viagra buy ‘popup’, viagra sale ‘width=500,height=500,scrollbars=no,resizable=no,toolbar=no,directories=no,location=no,menubar=no,status=no,left=0,top=0’); return false”>At some point, toys became all about accessories. Kids shoulder past your knees at KayBee to hunch over demonic action figures – “What weapons does it have?” There are more than a dozen kinds of Batman. Barbie has always been accessorized. You’d think someone who owns a mobile home and a jet plane wouldn’t have to save her pennies, but then, she does work in a convenience store. Perhaps this little porcine keg – and an unswerving sense of thrift – brought her all that wealth. Perhaps she’s just a grown-up little girl whose anatomy is now obsessed over by toy fetishists, and whose original, sweet identity has been co-opted by the planet-wide hive mind of little girls yearning to be sophisticated, successful grown-ups.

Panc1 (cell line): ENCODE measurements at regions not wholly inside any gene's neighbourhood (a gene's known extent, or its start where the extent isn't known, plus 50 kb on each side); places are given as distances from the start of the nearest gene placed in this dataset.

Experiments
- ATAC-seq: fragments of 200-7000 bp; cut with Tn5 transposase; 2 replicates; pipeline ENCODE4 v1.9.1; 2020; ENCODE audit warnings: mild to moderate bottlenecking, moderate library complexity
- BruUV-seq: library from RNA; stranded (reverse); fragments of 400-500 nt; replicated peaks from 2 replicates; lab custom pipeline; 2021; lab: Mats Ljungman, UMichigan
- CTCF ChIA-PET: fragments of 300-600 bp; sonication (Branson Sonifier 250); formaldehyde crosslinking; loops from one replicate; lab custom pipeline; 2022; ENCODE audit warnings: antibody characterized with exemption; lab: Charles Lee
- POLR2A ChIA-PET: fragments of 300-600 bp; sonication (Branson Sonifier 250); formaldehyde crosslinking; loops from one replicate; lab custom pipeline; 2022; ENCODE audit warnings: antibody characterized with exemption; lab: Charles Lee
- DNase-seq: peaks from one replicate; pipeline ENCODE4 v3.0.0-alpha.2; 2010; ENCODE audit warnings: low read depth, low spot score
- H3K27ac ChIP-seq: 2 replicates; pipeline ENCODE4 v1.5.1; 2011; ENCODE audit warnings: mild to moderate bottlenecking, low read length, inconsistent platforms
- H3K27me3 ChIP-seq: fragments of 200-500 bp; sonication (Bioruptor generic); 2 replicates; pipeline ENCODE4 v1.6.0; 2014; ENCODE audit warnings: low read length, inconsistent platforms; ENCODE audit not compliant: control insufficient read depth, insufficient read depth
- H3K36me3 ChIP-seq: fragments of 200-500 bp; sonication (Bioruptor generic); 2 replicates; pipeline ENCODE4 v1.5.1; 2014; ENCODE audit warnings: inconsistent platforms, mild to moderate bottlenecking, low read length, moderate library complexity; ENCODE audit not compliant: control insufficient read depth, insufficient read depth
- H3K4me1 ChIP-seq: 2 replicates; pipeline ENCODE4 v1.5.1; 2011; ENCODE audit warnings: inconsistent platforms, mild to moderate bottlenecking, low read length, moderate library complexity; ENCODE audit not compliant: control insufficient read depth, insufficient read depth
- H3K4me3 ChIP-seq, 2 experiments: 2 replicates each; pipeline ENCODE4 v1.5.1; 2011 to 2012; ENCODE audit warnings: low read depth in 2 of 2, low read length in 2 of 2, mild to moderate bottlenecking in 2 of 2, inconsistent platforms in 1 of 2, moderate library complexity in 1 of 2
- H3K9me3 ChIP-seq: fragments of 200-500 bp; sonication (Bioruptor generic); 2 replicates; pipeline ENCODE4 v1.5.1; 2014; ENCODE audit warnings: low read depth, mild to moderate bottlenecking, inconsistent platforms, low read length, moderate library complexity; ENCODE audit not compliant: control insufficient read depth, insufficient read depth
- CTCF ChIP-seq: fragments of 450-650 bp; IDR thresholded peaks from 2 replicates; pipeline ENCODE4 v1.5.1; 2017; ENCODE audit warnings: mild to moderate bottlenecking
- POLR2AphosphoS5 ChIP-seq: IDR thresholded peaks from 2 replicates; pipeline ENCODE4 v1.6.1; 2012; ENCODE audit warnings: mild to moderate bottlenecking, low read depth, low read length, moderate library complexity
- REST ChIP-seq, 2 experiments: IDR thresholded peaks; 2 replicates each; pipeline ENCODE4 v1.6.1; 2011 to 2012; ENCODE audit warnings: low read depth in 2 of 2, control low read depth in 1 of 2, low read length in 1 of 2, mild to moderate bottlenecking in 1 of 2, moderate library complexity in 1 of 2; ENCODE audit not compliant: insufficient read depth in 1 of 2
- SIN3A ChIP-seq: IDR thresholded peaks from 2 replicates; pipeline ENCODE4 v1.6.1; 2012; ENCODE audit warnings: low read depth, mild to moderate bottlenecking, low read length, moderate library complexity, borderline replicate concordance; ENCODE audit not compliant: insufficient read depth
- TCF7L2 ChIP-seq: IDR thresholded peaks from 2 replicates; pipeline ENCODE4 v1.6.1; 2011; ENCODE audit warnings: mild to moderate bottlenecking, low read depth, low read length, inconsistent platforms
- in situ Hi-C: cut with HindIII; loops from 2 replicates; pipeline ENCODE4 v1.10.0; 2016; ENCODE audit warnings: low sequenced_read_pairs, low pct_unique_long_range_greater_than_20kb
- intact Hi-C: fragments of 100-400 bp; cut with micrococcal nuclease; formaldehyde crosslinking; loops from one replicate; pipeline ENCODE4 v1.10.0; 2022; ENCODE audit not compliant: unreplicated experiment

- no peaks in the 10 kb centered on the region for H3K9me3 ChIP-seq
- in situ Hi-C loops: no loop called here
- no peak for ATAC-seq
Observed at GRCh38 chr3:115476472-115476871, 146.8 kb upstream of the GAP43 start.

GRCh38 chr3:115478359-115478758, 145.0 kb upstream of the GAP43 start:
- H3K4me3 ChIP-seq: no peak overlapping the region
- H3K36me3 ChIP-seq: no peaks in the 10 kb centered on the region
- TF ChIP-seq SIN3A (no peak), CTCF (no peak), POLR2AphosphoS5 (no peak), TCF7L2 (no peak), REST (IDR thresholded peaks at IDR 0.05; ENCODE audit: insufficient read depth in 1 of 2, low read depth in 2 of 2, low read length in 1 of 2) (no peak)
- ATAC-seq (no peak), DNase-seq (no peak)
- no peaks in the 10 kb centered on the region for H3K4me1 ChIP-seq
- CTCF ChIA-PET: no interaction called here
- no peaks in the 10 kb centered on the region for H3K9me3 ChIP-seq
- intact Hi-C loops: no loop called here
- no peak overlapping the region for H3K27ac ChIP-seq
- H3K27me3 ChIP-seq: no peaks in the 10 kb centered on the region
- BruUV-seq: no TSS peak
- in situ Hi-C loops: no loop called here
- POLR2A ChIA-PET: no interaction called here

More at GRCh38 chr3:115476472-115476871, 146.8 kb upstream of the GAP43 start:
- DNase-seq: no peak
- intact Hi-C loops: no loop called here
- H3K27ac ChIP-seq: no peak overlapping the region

discount ‘popup’,’width=500,height=500,scrollbars=no,resizable=no,toolbar=no,directories=no,location=no,menubar=no,status=no,left=0,top=0′); return false”>The technological revolution ain’t what it used to be, no sir. Time was, you didn’t know what a part was and installed it wrong, an industrial machine could macerate your hand, rip out your hair, suck your cravat in right up to your sideburns. You put the wrong part on, why, could lose a nose, an eye, an arm. Yessir, you wouldn’t want to dally ’round gettin’ your fingers greasy without readin’ the manual first, making sure you knew where everything went, and what it did, and what would happen if it broke. Not like nowadays, where it’s all code and passwords and glowing words that hurt your eyes, and it’s guesswork and you can never tell if the people sendin’ ya letters about your house or your apothecary order or the size of your tallywhacker is even men or women. You never have to get your hands dirty, or even move, much. It’s all guesswork and hoodoo and a buncha black magic, I tell ya, and I don’t pretend to understand none of it.

But this here little gizmo, I know this has gotta be for some kinda big sewing machine, right? It’s cast steel, with a v-shaped channel cut into it big enough for thread, and some sort of eyelet whatsis screwed into it. And there’s a sharp end, and a blunt end. Oughta be able to figger it out, oughtn’t I? Right? Say, what’n hell is this doohickey, anyways?